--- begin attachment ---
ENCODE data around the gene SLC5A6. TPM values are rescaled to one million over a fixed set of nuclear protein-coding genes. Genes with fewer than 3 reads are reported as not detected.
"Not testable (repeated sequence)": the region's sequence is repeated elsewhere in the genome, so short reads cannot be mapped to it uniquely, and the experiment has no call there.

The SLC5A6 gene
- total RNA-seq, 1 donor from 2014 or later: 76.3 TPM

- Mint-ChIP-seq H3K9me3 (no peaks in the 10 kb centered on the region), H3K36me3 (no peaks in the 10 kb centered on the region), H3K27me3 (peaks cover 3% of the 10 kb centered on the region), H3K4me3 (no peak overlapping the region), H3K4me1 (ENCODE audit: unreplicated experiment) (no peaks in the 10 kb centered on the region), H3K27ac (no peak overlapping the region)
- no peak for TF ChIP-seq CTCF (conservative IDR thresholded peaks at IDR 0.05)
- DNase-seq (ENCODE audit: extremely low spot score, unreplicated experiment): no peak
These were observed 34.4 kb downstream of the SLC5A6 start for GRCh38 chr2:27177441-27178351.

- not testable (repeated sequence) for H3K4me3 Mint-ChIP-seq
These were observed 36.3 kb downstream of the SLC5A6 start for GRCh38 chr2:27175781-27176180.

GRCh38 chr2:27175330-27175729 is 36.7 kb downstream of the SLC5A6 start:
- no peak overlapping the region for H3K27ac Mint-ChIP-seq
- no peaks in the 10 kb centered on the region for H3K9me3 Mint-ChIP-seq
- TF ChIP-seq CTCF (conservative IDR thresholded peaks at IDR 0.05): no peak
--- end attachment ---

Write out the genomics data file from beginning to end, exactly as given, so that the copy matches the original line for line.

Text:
ENCODE data around the gene SLC5A6. TPM values are rescaled to one million over a fixed set of nuclear protein-coding genes. Genes with fewer than 3 reads are reported as not detected.
"Not testable (repeated sequence)": the region's sequence is repeated elsewhere in the genome, so short reads cannot be mapped to it uniquely, and the experiment has no call there.

The SLC5A6 gene
- total RNA-seq, 1 donor from 2014 or later: 76.3 TPM

- Mint-ChIP-seq H3K9me3 (no peaks in the 10 kb centered on the region), H3K36me3 (no peaks in the 10 kb centered on the region), H3K27me3 (peaks cover 3% of the 10 kb centered on the region), H3K4me3 (no peak overlapping the region), H3K4me1 (ENCODE audit: unreplicated experiment) (no peaks in the 10 kb centered on the region), H3K27ac (no peak overlapping the region)
- no peak for TF ChIP-seq CTCF (conservative IDR thresholded peaks at IDR 0.05)
- DNase-seq (ENCODE audit: extremely low spot score, unreplicated experiment): no peak
These were observed 34.4 kb downstream of the SLC5A6 start for GRCh38 chr2:27177441-27178351.

- not testable (repeated sequence) for H3K4me3 Mint-ChIP-seq
These were observed 36.3 kb downstream of the SLC5A6 start for GRCh38 chr2:27175781-27176180.

GRCh38 chr2:27175330-27175729 is 36.7 kb downstream of the SLC5A6 start:
- no peak overlapping the region for H3K27ac Mint-ChIP-seq
- no peaks in the 10 kb centered on the region for H3K9me3 Mint-ChIP-seq
- TF ChIP-seq CTCF (conservative IDR thresholded peaks at IDR 0.05): no peak